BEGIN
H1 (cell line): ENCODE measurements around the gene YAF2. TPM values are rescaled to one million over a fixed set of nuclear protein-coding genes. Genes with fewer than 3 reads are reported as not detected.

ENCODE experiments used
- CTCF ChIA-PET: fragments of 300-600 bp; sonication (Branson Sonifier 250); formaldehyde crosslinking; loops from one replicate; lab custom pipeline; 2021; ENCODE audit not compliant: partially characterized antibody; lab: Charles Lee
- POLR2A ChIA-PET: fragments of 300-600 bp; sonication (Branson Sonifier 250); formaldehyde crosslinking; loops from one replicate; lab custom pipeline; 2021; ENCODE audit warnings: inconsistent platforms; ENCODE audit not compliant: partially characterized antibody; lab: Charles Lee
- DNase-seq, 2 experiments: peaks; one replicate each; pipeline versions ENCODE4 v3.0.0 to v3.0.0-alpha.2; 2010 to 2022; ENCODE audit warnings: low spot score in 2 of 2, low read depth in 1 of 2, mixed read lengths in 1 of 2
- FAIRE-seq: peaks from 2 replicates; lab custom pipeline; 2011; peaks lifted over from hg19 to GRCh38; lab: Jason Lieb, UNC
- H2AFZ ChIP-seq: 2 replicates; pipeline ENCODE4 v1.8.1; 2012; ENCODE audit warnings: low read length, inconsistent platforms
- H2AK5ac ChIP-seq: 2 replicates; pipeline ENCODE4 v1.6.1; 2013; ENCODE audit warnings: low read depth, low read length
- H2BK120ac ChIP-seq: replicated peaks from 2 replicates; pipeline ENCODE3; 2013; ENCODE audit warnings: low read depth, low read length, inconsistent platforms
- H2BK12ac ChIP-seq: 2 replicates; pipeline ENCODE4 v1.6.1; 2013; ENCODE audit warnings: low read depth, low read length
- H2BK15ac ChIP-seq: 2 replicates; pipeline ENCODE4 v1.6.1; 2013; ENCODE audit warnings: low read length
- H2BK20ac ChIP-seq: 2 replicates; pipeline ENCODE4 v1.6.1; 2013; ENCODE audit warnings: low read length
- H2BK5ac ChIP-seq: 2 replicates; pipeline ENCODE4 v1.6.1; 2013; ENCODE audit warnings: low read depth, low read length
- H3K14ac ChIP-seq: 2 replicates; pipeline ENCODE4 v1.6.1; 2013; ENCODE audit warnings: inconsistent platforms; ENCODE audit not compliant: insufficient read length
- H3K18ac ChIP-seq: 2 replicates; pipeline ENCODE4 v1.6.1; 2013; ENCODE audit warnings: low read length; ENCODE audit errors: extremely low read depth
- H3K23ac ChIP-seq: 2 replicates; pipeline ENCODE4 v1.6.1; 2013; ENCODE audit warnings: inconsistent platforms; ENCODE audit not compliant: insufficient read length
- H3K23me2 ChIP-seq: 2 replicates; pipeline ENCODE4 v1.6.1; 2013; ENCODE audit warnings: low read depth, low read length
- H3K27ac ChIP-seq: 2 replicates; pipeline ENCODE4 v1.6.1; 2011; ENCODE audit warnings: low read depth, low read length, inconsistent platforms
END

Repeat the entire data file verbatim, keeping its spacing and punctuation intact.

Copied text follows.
H1 (cell line): ENCODE measurements around the gene YAF2. TPM values are rescaled to one million over a fixed set of nuclear protein-coding genes. Genes with fewer than 3 reads are reported as not detected.

ENCODE experiments used
- CTCF ChIA-PET: fragments of 300-600 bp; sonication (Branson Sonifier 250); formaldehyde crosslinking; loops from one replicate; lab custom pipeline; 2021; ENCODE audit not compliant: partially characterized antibody; lab: Charles Lee
- POLR2A ChIA-PET: fragments of 300-600 bp; sonication (Branson Sonifier 250); formaldehyde crosslinking; loops from one replicate; lab custom pipeline; 2021; ENCODE audit warnings: inconsistent platforms; ENCODE audit not compliant: partially characterized antibody; lab: Charles Lee
- DNase-seq, 2 experiments: peaks; one replicate each; pipeline versions ENCODE4 v3.0.0 to v3.0.0-alpha.2; 2010 to 2022; ENCODE audit warnings: low spot score in 2 of 2, low read depth in 1 of 2, mixed read lengths in 1 of 2
- FAIRE-seq: peaks from 2 replicates; lab custom pipeline; 2011; peaks lifted over from hg19 to GRCh38; lab: Jason Lieb, UNC
- H2AFZ ChIP-seq: 2 replicates; pipeline ENCODE4 v1.8.1; 2012; ENCODE audit warnings: low read length, inconsistent platforms
- H2AK5ac ChIP-seq: 2 replicates; pipeline ENCODE4 v1.6.1; 2013; ENCODE audit warnings: low read depth, low read length
- H2BK120ac ChIP-seq: replicated peaks from 2 replicates; pipeline ENCODE3; 2013; ENCODE audit warnings: low read depth, low read length, inconsistent platforms
- H2BK12ac ChIP-seq: 2 replicates; pipeline ENCODE4 v1.6.1; 2013; ENCODE audit warnings: low read depth, low read length
- H2BK15ac ChIP-seq: 2 replicates; pipeline ENCODE4 v1.6.1; 2013; ENCODE audit warnings: low read length
- H2BK20ac ChIP-seq: 2 replicates; pipeline ENCODE4 v1.6.1; 2013; ENCODE audit warnings: low read length
- H2BK5ac ChIP-seq: 2 replicates; pipeline ENCODE4 v1.6.1; 2013; ENCODE audit warnings: low read depth, low read length
- H3K14ac ChIP-seq: 2 replicates; pipeline ENCODE4 v1.6.1; 2013; ENCODE audit warnings: inconsistent platforms; ENCODE audit not compliant: insufficient read length
- H3K18ac ChIP-seq: 2 replicates; pipeline ENCODE4 v1.6.1; 2013; ENCODE audit warnings: low read length; ENCODE audit errors: extremely low read depth
- H3K23ac ChIP-seq: 2 replicates; pipeline ENCODE4 v1.6.1; 2013; ENCODE audit warnings: inconsistent platforms; ENCODE audit not compliant: insufficient read length
- H3K23me2 ChIP-seq: 2 replicates; pipeline ENCODE4 v1.6.1; 2013; ENCODE audit warnings: low read depth, low read length
- H3K27ac ChIP-seq: 2 replicates; pipeline ENCODE4 v1.6.1; 2011; ENCODE audit warnings: low read depth, low read length, inconsistent platforms